A life in art

I remember a train trip when I was in my twenties. The man sitting across from me was about my age, and we had both studied art. We talked about what we planned to do with our lives.

“I’m going to go into business,” he said, “and make a lot of money, and then when I’m in my forties I’ll retire and do art.”

I found the idea shocking; how could one not do art for twenty years? How could you sleep at night? I didn’t mean that a guilty conscience would keep you awake; it was the little art demons. They whisper stuff into your brain and wake you up at three in the morning to work out the idea.

I know that for an artist, or at least for me, not doing art has physical repercussions. I suffer withdrawal; I’m sad and anxious, my hands shake, I can’t settle, and I eat way too much. It’s just so much easier to give in and take another hit of the drug. I once wrote a piece called “Artists Anonymous” in which I discussed art as though it were any other addiction.

Many years ago a friend of mine mentioned that she knew of three times when I had made sacrifices for my art. I never thought to ask her what those three times were. I am, however, pretty sure that I wouldn’t see them as sacrifices. Given a choice between almost anything else and art, I choose art.

Okay, I’ll give up an evening’s writing for a movie, especially if it’s got Jet Li in it and there’s the possibility of popcorn. Even the art demons like a little eye candy now and then. But for long-term commitment, nothing beats art. As another artist recently said to me, “Oh, you’re a lifer. Me, too.”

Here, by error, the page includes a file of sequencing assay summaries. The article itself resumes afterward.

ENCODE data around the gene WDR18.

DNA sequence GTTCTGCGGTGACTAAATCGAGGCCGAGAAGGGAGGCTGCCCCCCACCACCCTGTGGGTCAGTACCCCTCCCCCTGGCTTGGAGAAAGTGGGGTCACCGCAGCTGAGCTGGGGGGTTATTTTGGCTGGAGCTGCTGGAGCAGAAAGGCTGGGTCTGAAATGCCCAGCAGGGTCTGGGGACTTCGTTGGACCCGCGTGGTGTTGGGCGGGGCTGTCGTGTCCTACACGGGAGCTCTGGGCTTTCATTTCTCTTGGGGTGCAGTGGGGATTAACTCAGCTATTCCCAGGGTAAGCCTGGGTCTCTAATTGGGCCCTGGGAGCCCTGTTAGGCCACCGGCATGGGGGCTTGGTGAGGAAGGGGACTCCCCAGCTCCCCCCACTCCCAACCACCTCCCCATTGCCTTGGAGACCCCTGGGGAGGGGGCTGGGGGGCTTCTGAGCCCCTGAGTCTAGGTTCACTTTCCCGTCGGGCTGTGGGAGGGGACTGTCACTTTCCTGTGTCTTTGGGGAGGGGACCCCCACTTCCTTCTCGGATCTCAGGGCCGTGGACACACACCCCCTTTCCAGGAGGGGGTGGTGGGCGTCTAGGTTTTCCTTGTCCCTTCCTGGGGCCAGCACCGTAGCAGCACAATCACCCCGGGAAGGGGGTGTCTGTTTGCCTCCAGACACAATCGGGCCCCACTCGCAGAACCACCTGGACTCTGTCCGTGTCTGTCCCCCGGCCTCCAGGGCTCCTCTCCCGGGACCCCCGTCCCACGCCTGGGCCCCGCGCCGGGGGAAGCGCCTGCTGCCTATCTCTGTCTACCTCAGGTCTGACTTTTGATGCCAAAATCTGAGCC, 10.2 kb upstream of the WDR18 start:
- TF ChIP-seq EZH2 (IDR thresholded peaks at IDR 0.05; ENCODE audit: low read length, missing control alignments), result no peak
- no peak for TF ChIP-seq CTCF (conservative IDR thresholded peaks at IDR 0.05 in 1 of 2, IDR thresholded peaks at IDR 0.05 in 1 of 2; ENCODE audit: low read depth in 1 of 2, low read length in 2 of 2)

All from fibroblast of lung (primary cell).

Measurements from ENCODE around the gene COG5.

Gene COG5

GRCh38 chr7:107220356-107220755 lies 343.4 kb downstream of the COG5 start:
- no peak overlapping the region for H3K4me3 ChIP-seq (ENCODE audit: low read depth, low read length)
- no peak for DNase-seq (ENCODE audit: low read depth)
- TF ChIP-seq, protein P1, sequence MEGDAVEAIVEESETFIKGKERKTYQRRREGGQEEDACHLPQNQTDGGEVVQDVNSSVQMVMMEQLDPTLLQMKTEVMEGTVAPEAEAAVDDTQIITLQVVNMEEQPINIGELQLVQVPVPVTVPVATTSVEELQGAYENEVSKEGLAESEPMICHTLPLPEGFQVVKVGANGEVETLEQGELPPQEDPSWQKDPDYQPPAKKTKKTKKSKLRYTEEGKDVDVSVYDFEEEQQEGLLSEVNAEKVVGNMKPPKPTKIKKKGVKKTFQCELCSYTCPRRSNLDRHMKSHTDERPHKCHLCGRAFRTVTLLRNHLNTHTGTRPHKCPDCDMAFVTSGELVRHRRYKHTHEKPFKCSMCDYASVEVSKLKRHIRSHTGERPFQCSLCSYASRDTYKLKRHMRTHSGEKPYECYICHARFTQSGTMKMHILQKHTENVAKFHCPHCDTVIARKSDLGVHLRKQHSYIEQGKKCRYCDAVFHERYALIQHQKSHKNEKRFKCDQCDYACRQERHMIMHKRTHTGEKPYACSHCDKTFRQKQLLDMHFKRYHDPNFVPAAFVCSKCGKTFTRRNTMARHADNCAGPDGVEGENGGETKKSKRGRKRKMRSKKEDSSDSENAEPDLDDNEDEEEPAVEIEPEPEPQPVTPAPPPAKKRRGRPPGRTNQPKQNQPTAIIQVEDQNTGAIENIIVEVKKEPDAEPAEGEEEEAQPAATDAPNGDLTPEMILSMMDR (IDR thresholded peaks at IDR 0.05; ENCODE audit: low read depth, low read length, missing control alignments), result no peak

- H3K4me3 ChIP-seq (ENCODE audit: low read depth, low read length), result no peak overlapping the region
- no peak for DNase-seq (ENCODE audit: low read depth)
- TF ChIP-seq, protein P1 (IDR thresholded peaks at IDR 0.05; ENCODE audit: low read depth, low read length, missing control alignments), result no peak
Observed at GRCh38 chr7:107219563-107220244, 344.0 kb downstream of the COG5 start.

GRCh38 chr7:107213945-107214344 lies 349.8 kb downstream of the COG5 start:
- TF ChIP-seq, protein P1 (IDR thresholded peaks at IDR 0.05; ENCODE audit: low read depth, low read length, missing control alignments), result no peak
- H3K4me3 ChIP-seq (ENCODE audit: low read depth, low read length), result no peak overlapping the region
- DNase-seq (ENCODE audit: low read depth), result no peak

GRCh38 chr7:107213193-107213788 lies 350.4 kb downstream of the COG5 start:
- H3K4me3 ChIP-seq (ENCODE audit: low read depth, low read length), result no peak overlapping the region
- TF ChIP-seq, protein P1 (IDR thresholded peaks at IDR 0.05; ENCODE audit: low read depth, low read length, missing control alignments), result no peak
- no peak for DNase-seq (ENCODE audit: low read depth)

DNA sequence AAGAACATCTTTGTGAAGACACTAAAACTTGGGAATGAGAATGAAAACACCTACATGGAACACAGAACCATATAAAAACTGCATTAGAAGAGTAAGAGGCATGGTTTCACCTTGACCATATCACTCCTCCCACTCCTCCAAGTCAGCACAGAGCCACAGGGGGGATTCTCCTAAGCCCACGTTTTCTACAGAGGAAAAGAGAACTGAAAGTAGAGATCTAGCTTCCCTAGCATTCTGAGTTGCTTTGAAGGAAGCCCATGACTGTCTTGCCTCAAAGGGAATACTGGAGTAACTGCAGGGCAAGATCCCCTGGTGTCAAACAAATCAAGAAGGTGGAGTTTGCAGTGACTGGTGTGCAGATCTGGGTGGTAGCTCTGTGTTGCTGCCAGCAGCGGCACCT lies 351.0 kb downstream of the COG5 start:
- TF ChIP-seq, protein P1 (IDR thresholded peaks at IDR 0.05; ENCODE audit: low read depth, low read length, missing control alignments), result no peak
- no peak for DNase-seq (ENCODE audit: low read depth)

I sometimes think back to that train trip. I wonder what happened to the young man who was going to make his fortune and then do art. Did he find that money is as addictive as art is? Did he marry and have a family and find that it took two reliable incomes to raise children? Did he start, in his forties, to do the art he’d laid aside? He’d be starting over – unpracticed skills get rusty.

I’m grateful that I held to my course. It’s not that I don’t love other things, my husband, my pets, my friends and family, my books and possessions. I do. Maybe that’s why art is a hard life – it can make it difficult to have those other things. It doesn’t usually make you rich, and sometimes it doesn’t pay the bills, either. But even if you can’t make a living with art, you can always make a life.

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